For electrics, an in-house designed loom feeds to the main switch, which in this case is a 1940 Supermarine Spitfire Mk1 magneto. Why not? The first magneto sets the bike live, while toggling the second engages the starter motor. The magneto switch is the only item on the entire machine that has been left in its original condition, simply because of the story they tell and to emphasize the astonishing mechanical and fabrication skills of the Spitfire engineers. The battery is held in a custom case situated between the foot pegs.
Solid brass was precision-etched using photolithography, a process more often used in micro-fabrication than in bike building.
The brushed aluminum light cowl houses a 7” military-specification LED headlamp (civilian-specs are so last year), as well as the custom-made speedometer which is created using the aforementioned photolithographed brass. The fuel tank is fitted with an aero style filler which is itself covered with a brass plate engraved with the Hunter S. Thompson quote: “Faster, faster, until the thrill of speed overcomes the fear of death.” – just for a bit of reassurance at the petrol station that you are in fact: ‘awesome’. The hand-stitched and tanned leather tank strap is made from the finest saddle hide and is completed with an in-house brushed aluminium strap clamp.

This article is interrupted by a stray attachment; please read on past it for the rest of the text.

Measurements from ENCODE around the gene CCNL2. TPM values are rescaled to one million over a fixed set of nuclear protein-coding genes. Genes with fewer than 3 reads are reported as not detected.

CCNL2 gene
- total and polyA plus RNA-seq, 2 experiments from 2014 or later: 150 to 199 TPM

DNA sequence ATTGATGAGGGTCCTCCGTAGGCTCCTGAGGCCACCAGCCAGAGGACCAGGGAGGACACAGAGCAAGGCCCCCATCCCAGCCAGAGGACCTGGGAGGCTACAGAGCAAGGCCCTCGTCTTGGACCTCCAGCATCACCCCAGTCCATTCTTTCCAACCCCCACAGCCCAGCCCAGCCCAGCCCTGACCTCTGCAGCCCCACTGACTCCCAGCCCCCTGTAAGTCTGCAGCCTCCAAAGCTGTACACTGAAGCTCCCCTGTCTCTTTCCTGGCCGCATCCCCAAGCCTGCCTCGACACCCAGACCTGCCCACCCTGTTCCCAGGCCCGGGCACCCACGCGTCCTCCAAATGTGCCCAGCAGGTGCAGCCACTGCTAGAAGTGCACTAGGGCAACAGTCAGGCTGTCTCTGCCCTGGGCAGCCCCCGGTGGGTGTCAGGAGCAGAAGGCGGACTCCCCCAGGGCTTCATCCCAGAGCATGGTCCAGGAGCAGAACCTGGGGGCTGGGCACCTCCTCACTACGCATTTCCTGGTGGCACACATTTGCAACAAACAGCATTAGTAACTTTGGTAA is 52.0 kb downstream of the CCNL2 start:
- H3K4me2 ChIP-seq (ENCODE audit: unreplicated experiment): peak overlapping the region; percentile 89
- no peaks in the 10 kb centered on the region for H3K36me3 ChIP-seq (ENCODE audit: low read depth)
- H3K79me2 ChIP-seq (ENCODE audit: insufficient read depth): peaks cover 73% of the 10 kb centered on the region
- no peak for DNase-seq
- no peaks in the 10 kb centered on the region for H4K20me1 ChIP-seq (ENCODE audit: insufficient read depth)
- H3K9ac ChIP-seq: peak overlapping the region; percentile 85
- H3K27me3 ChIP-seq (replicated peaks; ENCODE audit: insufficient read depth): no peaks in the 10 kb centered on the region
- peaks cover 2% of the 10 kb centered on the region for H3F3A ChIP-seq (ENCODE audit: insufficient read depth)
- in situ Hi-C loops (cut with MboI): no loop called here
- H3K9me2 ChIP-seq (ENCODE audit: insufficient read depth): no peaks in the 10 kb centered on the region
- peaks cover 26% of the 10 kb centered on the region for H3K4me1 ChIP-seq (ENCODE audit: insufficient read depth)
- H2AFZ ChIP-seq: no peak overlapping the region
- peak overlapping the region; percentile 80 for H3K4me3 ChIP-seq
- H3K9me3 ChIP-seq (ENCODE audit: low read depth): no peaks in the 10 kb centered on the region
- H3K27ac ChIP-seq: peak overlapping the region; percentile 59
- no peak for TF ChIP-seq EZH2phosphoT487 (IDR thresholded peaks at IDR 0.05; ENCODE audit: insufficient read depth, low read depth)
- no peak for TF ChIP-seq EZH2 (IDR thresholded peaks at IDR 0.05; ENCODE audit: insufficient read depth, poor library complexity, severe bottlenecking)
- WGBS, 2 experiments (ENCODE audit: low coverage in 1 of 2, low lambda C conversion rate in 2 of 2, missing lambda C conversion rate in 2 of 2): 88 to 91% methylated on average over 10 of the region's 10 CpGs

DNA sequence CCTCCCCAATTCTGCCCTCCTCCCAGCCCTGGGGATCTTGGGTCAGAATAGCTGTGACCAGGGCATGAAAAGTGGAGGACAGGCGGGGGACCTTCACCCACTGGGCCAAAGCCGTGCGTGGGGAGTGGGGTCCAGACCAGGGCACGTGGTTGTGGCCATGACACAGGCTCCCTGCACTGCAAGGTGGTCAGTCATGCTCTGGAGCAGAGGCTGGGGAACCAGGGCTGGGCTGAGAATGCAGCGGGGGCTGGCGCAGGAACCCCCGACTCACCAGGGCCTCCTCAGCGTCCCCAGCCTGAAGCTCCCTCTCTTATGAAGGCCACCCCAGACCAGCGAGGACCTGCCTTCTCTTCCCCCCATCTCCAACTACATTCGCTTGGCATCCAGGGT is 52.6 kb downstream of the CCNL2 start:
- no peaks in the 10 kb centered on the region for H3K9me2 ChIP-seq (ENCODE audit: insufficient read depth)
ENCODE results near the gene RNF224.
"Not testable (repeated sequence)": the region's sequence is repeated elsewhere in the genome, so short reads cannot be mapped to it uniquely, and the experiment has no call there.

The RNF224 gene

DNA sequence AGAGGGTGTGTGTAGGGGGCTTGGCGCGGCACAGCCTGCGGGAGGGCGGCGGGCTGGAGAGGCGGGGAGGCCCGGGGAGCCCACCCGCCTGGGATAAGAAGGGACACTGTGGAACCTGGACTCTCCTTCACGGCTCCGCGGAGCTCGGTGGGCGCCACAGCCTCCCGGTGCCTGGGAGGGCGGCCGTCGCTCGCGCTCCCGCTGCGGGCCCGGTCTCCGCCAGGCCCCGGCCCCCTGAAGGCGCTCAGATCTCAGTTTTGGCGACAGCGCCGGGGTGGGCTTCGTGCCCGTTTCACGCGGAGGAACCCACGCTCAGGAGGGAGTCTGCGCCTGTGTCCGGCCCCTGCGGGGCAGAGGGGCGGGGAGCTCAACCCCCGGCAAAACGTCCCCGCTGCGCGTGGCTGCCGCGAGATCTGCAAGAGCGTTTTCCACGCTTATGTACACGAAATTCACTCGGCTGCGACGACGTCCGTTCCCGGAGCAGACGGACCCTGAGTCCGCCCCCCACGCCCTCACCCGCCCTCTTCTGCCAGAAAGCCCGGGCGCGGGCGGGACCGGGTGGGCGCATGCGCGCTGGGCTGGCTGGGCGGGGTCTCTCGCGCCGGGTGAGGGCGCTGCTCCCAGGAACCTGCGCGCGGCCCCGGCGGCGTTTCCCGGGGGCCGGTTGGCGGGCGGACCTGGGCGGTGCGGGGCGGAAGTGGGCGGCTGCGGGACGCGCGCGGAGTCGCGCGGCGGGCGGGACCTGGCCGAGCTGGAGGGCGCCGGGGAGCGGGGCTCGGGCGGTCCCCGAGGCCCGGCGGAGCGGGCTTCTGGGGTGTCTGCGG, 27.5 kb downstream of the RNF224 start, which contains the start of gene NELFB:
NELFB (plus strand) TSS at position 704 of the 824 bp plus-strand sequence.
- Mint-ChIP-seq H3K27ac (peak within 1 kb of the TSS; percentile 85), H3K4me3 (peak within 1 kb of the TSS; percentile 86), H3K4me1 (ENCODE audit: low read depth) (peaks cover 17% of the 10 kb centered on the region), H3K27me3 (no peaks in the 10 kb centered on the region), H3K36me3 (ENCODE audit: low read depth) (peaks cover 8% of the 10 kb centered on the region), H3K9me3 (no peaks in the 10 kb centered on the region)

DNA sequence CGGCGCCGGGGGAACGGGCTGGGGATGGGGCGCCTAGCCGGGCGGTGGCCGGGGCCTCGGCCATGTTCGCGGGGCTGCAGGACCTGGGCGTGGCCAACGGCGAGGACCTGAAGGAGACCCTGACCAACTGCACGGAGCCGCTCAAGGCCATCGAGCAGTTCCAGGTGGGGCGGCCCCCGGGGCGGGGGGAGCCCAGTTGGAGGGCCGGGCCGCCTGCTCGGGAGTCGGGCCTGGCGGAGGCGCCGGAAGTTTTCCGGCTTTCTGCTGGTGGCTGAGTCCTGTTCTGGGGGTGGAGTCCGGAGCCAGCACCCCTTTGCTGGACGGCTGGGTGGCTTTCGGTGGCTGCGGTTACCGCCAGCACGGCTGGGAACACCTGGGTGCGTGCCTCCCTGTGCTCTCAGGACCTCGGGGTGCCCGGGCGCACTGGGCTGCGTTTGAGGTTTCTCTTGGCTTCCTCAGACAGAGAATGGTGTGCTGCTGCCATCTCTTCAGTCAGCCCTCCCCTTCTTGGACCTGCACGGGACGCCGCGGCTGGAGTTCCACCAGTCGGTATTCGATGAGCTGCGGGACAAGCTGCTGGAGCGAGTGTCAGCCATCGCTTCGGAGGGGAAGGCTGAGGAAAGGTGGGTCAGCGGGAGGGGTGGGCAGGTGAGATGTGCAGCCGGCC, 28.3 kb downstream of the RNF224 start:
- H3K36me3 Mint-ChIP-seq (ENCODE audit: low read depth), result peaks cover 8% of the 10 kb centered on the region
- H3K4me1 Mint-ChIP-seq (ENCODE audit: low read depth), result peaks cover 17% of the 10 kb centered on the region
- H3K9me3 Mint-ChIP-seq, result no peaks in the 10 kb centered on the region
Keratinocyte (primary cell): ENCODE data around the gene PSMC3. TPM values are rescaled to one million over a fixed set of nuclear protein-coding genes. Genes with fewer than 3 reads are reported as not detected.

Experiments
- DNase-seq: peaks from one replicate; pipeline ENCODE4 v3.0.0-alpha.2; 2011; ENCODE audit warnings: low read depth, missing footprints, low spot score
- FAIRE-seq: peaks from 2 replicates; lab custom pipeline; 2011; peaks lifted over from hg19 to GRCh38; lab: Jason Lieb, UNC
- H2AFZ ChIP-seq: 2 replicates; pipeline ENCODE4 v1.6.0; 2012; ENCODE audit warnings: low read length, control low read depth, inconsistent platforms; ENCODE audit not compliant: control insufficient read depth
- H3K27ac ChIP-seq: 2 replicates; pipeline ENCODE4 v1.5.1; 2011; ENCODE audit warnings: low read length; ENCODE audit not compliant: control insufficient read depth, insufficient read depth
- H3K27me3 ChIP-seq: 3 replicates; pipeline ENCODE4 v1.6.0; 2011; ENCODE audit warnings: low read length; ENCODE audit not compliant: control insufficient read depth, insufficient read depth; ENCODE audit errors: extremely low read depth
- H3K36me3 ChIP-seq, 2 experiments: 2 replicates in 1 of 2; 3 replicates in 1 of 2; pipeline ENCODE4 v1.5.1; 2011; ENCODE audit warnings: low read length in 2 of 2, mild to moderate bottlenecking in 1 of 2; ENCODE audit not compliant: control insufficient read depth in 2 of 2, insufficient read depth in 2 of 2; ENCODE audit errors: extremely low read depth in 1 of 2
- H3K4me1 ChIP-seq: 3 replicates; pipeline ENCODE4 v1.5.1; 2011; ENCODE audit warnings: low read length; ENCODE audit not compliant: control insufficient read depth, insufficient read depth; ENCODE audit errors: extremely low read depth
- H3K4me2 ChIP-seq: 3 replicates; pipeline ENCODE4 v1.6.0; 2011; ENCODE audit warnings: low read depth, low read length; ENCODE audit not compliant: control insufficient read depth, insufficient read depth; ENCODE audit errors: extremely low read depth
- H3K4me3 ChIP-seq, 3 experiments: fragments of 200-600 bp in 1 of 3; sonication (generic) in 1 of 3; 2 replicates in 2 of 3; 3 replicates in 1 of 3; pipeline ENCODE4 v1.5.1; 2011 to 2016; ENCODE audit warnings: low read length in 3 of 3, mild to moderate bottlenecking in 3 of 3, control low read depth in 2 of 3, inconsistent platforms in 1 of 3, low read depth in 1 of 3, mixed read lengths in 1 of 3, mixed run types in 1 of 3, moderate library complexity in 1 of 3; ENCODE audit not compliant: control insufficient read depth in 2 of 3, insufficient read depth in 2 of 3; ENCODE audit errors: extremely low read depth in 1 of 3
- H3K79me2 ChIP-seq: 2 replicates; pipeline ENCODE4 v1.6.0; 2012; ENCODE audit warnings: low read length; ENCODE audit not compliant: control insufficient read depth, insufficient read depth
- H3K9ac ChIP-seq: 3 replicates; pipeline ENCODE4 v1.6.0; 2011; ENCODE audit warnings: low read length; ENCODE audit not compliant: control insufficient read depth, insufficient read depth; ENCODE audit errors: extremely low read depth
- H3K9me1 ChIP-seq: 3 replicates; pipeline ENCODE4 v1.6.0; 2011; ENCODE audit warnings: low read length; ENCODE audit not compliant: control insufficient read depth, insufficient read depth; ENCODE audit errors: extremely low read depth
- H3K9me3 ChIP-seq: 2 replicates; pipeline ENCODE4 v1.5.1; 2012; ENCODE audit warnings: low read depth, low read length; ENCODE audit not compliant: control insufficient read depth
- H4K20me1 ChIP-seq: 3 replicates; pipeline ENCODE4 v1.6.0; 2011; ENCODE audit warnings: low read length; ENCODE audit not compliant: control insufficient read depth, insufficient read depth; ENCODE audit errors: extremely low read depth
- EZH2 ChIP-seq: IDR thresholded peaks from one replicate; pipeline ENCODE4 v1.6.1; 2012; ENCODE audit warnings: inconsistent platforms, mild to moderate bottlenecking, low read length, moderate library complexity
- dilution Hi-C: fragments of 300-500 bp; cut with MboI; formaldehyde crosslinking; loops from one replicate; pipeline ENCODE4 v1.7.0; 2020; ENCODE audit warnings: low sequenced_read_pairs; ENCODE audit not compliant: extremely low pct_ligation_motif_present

On to that seat. Hand-carved from American Walnut by Ben Heeney at Ian Dunn Woodwork and Design in London, it’s been meticulously constructed out of seventeen parts in order to maintain a consistent grain pattern within the highly complex compound curves of the riders form. It is, despite what you might think, exceptionally comfortable. As the aggressive stance of the machine carries the majority of the weight distribution through the pegs, tank and bars, the seat itself is primarily there to aid balance. The wood is finished with several coats of Danish Oil.
Finally, the paintwork was kept as simple as possible to highlight the beauty of the materials used in the build. The engine is finished in satin and matt black, with our logo polished out of the fins. The tank carries a satin black finish with gloss hairline delineating it from the hand-brushed aluminium.
So there you have it: Up Yours Copper. Build DM02. Honestly, it was no trouble.
Report by dmolcustoms.com